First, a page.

US states have laws that vary all over the map as far as boardings go. It's best to check with your state's Boating Law Adminitrator. Home - National Association of State Boating Law Administrators

Cheechako, unfortunately you can't just hang pirates anymore, or burn their vessel. It's all gotten very involved with national jurisdictions and such. But that's how the British and the US did them in in the 18th century. They just shot them or hung them and burned their ship.

Talbot I like your tag line. I'm a huge Heinlein fan.
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Old 08-03-2009, 03:55   #24
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Quote:
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Talbot I like your tag line. I'm a huge Heinlein fan.
I have about 34 Audio Books and even more paperbacks. I think I have all of his works as pdfs, html, lit or txt files.

My favourites have always been Stranger in a Strange Land, Citizen of the Galaxy and Double Star, with Farnhams Freehold a very close fourth.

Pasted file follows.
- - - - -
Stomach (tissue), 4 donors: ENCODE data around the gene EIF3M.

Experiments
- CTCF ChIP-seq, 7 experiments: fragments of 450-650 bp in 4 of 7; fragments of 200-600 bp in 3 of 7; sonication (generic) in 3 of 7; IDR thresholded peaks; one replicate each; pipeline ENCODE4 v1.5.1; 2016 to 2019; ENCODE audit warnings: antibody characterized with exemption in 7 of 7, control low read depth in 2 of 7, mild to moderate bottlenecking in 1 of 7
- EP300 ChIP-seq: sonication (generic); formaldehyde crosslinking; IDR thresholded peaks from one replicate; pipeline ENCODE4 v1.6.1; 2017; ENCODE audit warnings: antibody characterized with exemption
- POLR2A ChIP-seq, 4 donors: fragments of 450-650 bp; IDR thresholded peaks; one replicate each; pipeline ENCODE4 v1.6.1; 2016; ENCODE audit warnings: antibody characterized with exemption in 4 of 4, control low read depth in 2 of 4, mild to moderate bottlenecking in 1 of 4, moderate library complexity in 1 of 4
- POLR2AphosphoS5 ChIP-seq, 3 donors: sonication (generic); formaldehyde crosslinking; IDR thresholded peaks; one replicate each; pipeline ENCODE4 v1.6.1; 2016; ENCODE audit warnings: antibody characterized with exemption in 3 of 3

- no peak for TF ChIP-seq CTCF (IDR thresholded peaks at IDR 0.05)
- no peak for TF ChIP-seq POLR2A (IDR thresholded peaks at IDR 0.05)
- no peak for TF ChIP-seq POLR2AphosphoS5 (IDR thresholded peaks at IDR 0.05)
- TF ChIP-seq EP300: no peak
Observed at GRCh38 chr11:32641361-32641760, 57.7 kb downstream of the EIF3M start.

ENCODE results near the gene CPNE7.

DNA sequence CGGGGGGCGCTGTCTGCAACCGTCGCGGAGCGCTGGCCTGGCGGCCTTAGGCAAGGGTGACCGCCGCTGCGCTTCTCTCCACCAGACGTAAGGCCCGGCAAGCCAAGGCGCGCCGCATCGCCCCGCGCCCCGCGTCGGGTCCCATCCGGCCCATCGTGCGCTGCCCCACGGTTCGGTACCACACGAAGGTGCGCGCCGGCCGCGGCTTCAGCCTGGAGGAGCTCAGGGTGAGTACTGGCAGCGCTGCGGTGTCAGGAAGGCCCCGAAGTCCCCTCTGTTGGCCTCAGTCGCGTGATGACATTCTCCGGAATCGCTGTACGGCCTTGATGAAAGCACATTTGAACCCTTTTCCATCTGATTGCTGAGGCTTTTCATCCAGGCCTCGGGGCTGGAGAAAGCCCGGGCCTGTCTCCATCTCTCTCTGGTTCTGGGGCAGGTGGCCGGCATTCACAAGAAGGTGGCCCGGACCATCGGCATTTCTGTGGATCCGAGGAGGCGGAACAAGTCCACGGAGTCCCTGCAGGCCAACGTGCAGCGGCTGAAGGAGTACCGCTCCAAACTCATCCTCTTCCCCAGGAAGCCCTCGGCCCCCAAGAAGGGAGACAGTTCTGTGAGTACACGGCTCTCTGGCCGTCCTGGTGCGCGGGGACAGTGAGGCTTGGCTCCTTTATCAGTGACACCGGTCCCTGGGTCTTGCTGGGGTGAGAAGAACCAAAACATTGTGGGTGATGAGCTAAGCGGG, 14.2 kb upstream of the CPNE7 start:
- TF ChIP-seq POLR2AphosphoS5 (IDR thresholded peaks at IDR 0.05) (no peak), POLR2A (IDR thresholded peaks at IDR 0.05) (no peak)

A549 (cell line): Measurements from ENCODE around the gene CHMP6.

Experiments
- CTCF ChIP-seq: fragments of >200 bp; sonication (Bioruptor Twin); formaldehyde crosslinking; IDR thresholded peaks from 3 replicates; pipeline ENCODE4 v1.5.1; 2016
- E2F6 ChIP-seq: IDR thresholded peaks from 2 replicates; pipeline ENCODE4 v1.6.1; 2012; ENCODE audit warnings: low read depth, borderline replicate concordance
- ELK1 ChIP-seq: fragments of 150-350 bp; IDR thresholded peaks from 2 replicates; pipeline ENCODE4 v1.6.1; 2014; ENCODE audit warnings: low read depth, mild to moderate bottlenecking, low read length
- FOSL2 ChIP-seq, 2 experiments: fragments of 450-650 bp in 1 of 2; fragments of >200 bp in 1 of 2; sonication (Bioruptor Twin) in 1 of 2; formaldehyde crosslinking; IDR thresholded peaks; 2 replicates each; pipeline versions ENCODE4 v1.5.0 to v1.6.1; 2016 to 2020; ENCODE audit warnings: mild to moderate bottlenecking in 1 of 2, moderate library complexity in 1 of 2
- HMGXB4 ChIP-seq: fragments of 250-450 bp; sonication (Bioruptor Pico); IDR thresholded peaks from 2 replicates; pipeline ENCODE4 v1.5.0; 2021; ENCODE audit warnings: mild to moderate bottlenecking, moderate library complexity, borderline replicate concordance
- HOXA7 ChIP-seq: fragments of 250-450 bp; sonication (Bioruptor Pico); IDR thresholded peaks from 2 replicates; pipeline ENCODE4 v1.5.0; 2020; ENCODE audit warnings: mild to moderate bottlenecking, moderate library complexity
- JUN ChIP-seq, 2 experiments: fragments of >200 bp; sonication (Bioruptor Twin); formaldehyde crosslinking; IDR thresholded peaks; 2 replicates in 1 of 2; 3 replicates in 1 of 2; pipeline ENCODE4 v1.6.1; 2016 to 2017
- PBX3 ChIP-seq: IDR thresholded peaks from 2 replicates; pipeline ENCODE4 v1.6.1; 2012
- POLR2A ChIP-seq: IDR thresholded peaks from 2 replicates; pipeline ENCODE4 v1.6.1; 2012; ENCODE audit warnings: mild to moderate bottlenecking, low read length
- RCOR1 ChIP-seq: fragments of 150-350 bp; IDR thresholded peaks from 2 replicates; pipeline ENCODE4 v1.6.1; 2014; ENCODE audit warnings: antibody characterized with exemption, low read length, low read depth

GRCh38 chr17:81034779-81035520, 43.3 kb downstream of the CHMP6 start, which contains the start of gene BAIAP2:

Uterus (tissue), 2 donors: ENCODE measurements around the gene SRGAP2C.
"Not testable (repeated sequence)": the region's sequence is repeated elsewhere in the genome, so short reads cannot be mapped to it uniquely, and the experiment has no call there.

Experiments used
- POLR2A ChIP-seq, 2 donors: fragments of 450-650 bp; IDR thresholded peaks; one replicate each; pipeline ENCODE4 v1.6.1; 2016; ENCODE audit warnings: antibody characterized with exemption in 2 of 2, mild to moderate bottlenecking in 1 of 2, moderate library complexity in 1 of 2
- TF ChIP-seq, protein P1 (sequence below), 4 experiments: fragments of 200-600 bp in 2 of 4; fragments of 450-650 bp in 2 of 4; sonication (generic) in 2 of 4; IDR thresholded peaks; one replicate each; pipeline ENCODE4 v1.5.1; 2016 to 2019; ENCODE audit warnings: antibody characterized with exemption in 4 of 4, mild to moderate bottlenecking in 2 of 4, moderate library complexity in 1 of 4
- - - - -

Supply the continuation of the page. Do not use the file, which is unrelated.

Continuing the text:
However Number of the beast is a wonderfull piece of plagiarism and also deserves a place.

SciFi is my fav reading.
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Old 08-03-2009, 04:59   #25
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Ike,

I didn't misunderstand you - what you wrote was misleading. Non-US-flagged cruisers should not expect to ever be boarded in international waters by the USCG, unless they actually are involved in drug/human/weapon smuggling, piracy or terrorism.
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Old 08-03-2009, 16:24   #26
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Political expediency

Just as the USCG has been suborned recently for certain political justifications, any national military force may elect to act on the high seas and supply justifications or apologies later. It's important to realize that an active and engaged electorate tends to reduce such incidents by that nation.

Almost any vessel in international or territorial waters between the USA and the islands of Hispaniola, Isla de la Juventud, or Cuba
can expect to be boarded by the USCG. The very geographic location is considered reason enough these days. And nobody in the USA opposes that policy, while outside the USA all nations fear to confront the USA over such violations of international law - knowing the repercussions will be far in excess of any 'cost' to the USA or benefit to the protesting nation.

Pragmatically, non-USA-flagged vessels do need to expect to be boarded by the USA's forces abroad. Every nation which has refused to support a world court might engage in such behaviour - there's zero risk of repercussion for illegal behaviour, even though international treaties are 'the law of the land' according to the US Constitution.